Lots of dislikes for Facebook after data mining disaster | Editorial

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Congress has asked CEO Mark Zuckerberg to explain how Facebook mishandled users’ personal data.

The misappropriation of data from 50 million Facebook users to help sway voters during the 2016 election is just the latest reminder of the enormous — and often troubling — power of social media.

Facebook needs to come clean about what it does with users’ data and be held accountable for any wrongdoing. Facebook founder and CEO Mark Zuckerberg, 33, admitted mistakes and promised to do a better job protecting users’ data.

But Facebook can’t be trusted to investigate itself or take the necessary steps to protect the valuable data of its 2.2 billion users, which underpins its advertising-based business model. So, it’s good news that Pennsylvania Attorney General Josh Shapiro and 36 attorneys general across the country are expected to issue a demand letter to Facebook and Zuckerberg on Monday. The letter is expected to question Facebook’s terms of service with users, its arrangements with and monitoring of third parties, and how data from users is monitored.

Zuckerberg, who says he’s “open” to testifying before Congress,  should answer to lawmakers about what he knows about Facebook’s disclosure policies, data security efforts, and how he will prevent future misuse of personal information.

Facebook’s track record on privacy and policing its network is mixed, at best. Facebook failed to police its network from false and misleading news that helped influence voters during the 2016 presidential election.

An analysis by BuzzFeed found that 38 percent of political posts shared on hyperpartisan conservative Facebook pages included false or misleading information. Three hyperpartisan liberal pages did the same thing 19 percent of the time. This is a serious concern because 66 percent of Facebook users get their news from the site, according to a report by the Pew Research Center and the Knight Foundation.

It took months before Facebook admitted that Russian actors bought political ads on its site, which may have violated U.S. law. Zuckerberg initially said the idea that misinformation spread on Facebook influenced the election was “crazy.”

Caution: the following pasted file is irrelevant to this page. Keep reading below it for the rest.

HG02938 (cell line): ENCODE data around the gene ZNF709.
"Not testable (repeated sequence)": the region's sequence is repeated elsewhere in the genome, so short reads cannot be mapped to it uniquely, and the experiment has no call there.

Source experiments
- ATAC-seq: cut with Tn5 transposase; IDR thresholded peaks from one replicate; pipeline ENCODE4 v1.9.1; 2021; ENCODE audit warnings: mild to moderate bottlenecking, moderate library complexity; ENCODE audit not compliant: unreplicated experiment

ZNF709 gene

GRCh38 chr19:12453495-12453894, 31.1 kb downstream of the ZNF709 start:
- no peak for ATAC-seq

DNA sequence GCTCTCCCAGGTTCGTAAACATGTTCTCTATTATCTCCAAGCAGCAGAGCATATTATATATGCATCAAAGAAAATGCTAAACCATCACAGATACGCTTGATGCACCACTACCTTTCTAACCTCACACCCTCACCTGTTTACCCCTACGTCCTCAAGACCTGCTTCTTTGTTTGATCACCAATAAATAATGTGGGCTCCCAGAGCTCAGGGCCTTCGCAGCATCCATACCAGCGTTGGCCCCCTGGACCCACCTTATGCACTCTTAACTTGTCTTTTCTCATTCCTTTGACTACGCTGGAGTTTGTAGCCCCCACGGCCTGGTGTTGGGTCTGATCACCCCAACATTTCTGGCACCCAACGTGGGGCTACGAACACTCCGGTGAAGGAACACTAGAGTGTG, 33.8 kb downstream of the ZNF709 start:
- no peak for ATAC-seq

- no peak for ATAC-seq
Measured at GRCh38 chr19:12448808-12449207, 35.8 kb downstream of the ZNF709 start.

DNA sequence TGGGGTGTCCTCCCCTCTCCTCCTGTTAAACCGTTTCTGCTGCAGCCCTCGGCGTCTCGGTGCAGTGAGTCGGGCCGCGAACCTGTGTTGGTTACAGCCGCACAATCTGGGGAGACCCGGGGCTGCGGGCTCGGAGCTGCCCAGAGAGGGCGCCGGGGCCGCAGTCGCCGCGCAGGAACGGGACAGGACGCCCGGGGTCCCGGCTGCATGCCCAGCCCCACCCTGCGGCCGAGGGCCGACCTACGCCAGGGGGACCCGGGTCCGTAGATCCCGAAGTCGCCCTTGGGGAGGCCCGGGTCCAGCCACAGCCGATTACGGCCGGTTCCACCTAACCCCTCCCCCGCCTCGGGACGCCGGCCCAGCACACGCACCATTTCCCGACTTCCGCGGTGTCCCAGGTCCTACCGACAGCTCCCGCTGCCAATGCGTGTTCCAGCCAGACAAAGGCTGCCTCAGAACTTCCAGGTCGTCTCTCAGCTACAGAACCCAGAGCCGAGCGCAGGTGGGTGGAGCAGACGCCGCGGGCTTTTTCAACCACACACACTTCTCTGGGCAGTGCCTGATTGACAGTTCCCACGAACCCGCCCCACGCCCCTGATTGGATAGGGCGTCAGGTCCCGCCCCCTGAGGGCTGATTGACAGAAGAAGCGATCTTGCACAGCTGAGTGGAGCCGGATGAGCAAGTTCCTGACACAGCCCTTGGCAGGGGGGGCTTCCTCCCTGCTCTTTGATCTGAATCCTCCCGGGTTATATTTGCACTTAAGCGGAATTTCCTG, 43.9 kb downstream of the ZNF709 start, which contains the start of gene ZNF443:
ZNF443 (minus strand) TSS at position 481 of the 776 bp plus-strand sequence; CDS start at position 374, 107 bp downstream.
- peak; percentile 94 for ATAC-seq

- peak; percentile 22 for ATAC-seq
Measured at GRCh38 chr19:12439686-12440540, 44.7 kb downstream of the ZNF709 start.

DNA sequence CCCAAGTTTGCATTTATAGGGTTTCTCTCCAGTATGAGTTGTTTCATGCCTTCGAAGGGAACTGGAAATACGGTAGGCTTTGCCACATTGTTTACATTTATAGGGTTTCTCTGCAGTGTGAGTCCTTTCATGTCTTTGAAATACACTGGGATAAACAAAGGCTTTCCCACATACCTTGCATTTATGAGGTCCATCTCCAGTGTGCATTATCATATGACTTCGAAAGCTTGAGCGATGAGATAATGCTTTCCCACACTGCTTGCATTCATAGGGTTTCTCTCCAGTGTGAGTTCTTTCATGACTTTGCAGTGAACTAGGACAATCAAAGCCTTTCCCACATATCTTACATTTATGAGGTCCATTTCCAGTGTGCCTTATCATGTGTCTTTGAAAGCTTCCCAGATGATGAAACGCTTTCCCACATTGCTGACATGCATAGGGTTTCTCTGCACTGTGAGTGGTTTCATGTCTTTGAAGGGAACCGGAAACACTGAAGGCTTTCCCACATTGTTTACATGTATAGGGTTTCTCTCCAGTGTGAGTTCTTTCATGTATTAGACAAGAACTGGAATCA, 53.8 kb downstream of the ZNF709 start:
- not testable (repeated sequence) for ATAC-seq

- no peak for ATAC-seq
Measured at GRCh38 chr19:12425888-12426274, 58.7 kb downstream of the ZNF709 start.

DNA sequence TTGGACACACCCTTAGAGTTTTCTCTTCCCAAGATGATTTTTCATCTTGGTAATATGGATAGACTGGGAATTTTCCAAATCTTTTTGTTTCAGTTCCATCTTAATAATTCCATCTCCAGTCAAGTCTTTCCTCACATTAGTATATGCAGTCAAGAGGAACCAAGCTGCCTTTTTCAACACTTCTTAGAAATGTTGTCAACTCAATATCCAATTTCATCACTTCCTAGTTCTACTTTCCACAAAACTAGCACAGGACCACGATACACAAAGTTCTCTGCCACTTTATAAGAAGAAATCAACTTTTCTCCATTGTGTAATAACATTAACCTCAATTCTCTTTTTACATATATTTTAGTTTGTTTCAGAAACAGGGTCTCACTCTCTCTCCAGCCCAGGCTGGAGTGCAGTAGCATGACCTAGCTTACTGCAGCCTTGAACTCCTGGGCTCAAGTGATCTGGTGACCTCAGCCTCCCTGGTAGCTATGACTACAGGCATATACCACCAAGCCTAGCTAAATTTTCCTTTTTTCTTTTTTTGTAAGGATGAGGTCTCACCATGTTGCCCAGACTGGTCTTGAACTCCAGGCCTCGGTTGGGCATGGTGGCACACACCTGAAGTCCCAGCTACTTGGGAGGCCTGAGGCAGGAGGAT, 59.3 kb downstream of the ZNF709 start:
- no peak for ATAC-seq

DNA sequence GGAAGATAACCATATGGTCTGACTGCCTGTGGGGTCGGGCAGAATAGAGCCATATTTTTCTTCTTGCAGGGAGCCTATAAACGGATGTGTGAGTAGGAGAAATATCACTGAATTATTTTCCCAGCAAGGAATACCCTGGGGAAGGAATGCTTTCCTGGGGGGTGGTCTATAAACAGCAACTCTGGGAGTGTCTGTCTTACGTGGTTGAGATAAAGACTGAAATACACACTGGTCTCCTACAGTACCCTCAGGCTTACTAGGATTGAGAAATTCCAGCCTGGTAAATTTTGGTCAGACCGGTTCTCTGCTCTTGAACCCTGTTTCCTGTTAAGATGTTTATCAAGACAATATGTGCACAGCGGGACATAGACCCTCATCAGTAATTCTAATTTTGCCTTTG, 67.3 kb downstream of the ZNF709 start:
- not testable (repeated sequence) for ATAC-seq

However, it has now been reported that Cambridge Analytica, a company founded by former Trump White House chief strategist Steve Bannon and conservative billionaire Robert Mercer, used ill-gotten data from tens of millions of Facebook accounts to create algorithms aimed at influencing voters. That data was provided unknowingly by people who innocently clicked on a personality quiz.

Articles in the London Observer and New York Times reporting Facebook’s handling of personal data have done little to instill confidence that Zuckerberg’s company is on top of the matter. Facebook initially threatened to sue the Observer to stop it from publishing a story detailing how Cambridge Analytica accessed its data. Facebook later expressed alarm at the data misuse, and then suspended the account of a whistleblower at Cambridge Analytica.

Only after Facebook’s stock plummeted, and a movement grew urging users to cancel their accounts, did Zuckerberg issue an apology, of sorts. He also acknowledged that Facebook may need to be regulated.

Fixing Facebook will not be easy. The social media network has been accused of undermining the news industry and fueling America’s partisan echo chamber.

In the end, users must decide whether the many downsides of social media are worth the likes.